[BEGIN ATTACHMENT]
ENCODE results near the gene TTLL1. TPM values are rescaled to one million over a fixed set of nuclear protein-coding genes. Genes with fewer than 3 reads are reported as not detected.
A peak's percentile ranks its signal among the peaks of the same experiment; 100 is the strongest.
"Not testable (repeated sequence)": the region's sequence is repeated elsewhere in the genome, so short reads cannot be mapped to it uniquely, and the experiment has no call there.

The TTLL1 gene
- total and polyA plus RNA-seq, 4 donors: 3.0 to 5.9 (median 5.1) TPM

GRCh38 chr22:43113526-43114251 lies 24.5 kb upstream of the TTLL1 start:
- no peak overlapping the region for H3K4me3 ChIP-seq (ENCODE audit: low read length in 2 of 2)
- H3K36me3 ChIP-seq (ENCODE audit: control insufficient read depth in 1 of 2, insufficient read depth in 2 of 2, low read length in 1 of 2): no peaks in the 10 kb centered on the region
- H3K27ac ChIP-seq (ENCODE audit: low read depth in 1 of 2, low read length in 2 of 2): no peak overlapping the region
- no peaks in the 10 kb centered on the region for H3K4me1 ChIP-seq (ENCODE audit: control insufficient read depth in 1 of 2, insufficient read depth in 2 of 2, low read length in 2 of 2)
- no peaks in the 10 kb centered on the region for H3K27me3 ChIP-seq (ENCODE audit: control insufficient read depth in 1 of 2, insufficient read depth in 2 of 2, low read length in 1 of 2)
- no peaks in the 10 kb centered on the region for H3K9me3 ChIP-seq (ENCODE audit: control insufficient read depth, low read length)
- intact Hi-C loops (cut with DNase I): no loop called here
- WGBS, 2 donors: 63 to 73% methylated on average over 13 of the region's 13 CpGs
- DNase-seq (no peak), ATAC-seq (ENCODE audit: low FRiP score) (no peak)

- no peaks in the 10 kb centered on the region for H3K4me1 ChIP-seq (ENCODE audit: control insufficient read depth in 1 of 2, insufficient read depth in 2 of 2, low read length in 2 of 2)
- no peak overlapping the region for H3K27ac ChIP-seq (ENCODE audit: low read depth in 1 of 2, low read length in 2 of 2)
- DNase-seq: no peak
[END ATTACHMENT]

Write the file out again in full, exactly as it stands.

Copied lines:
ENCODE results near the gene TTLL1. TPM values are rescaled to one million over a fixed set of nuclear protein-coding genes. Genes with fewer than 3 reads are reported as not detected.
A peak's percentile ranks its signal among the peaks of the same experiment; 100 is the strongest.
"Not testable (repeated sequence)": the region's sequence is repeated elsewhere in the genome, so short reads cannot be mapped to it uniquely, and the experiment has no call there.

The TTLL1 gene
- total and polyA plus RNA-seq, 4 donors: 3.0 to 5.9 (median 5.1) TPM

GRCh38 chr22:43113526-43114251 lies 24.5 kb upstream of the TTLL1 start:
- no peak overlapping the region for H3K4me3 ChIP-seq (ENCODE audit: low read length in 2 of 2)
- H3K36me3 ChIP-seq (ENCODE audit: control insufficient read depth in 1 of 2, insufficient read depth in 2 of 2, low read length in 1 of 2): no peaks in the 10 kb centered on the region
- H3K27ac ChIP-seq (ENCODE audit: low read depth in 1 of 2, low read length in 2 of 2): no peak overlapping the region
- no peaks in the 10 kb centered on the region for H3K4me1 ChIP-seq (ENCODE audit: control insufficient read depth in 1 of 2, insufficient read depth in 2 of 2, low read length in 2 of 2)
- no peaks in the 10 kb centered on the region for H3K27me3 ChIP-seq (ENCODE audit: control insufficient read depth in 1 of 2, insufficient read depth in 2 of 2, low read length in 1 of 2)
- no peaks in the 10 kb centered on the region for H3K9me3 ChIP-seq (ENCODE audit: control insufficient read depth, low read length)
- intact Hi-C loops (cut with DNase I): no loop called here
- WGBS, 2 donors: 63 to 73% methylated on average over 13 of the region's 13 CpGs
- DNase-seq (no peak), ATAC-seq (ENCODE audit: low FRiP score) (no peak)

- no peaks in the 10 kb centered on the region for H3K4me1 ChIP-seq (ENCODE audit: control insufficient read depth in 1 of 2, insufficient read depth in 2 of 2, low read length in 2 of 2)
- no peak overlapping the region for H3K27ac ChIP-seq (ENCODE audit: low read depth in 1 of 2, low read length in 2 of 2)
- DNase-seq: no peak